Despite Billions of Dollars in Debt, Toys 'R' Us Lenders Seek to Reboot the Brand
After filing for bankruptcy in June, Toys 'R' Us announced its doors may be reopening—still without promise to pay its former employees and the small promise of paying a mere 22 cents on the dollar it owed creditors after the company filed for bankruptcy. Lenders plan to sell the intellectual property of Toys 'R' Us instead of continuing with a bankruptcy auction, which lenders are hoping will lead to a reboot of the chain.
According to National Real Estate Investor, Toys 'R' Us lenders plan to open stores globally, and they are working with potential partners to fund the projects as they develop new ways to rebrand one of the most iconic children's stores.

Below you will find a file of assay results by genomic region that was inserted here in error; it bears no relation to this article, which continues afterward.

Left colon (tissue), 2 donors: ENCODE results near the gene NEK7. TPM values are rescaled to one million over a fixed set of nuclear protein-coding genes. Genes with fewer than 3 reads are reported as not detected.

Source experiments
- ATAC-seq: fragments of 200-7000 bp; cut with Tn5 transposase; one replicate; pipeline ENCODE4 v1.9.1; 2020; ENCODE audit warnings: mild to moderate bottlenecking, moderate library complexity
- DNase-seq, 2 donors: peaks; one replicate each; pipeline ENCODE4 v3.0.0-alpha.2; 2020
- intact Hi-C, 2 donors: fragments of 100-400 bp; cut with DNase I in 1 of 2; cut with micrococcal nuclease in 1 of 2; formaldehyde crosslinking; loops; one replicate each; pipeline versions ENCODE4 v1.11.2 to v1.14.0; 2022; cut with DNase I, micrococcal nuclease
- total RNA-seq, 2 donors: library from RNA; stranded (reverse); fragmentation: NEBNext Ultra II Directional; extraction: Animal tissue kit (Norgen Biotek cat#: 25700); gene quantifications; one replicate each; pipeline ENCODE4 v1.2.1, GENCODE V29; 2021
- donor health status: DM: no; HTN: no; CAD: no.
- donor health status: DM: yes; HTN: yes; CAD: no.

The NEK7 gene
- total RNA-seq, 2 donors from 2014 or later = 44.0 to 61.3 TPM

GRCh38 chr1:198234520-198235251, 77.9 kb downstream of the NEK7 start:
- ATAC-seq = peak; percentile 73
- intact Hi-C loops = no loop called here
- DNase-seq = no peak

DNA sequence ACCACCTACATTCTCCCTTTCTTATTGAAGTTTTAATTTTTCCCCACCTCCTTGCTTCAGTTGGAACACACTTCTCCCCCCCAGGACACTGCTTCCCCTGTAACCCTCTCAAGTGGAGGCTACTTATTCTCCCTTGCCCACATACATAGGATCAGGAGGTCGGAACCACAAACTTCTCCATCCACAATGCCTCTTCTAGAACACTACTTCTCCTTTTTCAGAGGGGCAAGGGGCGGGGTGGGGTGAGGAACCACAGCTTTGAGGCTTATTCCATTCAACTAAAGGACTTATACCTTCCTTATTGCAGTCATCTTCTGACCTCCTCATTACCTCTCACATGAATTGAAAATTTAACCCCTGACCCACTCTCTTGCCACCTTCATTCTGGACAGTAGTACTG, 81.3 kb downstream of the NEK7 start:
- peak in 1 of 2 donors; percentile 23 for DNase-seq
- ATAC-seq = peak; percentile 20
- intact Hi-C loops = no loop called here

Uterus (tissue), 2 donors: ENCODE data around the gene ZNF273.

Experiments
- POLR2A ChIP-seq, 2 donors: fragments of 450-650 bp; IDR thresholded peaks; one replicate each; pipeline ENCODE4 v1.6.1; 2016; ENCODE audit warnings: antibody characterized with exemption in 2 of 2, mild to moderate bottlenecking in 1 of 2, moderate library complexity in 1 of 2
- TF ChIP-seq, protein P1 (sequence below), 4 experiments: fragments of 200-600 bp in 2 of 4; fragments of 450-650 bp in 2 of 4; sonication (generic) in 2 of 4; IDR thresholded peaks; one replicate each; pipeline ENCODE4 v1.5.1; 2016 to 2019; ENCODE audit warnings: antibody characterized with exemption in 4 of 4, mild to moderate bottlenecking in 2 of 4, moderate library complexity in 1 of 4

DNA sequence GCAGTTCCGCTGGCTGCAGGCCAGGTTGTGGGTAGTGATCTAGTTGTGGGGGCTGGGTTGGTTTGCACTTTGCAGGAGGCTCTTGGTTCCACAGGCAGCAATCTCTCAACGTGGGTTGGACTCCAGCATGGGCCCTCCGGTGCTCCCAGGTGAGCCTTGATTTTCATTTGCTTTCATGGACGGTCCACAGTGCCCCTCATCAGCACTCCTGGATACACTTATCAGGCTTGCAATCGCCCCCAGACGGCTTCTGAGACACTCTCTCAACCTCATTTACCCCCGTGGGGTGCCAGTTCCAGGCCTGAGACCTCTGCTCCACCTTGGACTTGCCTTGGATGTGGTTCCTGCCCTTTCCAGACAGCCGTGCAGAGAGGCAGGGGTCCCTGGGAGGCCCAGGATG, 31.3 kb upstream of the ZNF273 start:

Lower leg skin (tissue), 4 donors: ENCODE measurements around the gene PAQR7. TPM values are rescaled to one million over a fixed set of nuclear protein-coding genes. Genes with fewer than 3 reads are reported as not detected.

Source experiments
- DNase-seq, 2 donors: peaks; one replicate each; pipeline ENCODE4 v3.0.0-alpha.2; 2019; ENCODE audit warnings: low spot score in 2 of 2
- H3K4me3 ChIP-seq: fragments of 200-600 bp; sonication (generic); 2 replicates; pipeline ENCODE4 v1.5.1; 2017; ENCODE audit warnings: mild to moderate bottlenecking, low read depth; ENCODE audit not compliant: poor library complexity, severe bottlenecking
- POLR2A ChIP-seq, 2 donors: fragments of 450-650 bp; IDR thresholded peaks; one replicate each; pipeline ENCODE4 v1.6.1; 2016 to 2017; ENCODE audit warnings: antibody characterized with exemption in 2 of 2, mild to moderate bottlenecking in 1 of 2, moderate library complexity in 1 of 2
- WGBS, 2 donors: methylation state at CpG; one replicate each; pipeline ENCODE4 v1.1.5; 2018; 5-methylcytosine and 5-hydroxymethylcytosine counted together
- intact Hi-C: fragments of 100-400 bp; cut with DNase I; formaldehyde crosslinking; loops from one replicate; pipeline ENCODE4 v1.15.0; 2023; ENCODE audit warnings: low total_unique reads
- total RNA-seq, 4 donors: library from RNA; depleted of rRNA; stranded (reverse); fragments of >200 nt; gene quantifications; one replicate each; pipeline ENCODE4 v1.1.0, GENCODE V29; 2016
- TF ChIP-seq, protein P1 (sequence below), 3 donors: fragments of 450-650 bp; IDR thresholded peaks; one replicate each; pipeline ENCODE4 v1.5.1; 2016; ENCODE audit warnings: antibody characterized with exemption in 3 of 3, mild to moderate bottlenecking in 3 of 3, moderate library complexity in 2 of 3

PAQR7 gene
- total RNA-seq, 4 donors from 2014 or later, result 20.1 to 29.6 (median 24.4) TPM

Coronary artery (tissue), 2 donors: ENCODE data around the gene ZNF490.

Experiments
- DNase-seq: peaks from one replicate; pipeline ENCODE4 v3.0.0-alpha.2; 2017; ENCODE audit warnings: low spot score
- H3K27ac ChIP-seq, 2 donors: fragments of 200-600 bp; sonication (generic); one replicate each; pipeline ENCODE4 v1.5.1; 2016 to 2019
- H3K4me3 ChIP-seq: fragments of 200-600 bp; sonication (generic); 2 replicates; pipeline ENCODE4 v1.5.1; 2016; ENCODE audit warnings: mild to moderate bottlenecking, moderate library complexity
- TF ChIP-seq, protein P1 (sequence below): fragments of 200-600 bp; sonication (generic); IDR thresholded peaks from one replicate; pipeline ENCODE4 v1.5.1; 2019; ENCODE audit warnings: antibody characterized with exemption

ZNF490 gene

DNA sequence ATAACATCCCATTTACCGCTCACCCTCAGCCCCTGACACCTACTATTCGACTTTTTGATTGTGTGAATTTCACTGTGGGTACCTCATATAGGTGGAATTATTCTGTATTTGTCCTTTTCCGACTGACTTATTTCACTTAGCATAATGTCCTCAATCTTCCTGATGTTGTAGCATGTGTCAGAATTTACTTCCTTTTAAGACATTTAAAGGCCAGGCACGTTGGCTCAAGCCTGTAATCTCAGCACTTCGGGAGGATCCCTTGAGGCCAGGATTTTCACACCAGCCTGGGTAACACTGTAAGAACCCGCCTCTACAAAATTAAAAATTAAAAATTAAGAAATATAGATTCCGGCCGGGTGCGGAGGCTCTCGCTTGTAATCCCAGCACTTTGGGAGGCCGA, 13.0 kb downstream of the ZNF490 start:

But with creditors already receiving so little back from the company and with about 30,000 employees still without their promised severance packages, Toys 'R' Us' comeback may not prove to be fruitful. Before filing for bankruptcy, Toys 'R' Us was more than $5 billion in debt. It's unclear whether a rebrand can save the company once more, but credit managers should continue to remain cautious on whether to extend credit to the future Toys 'R' Us.
—Christie Citranglo, editorial associate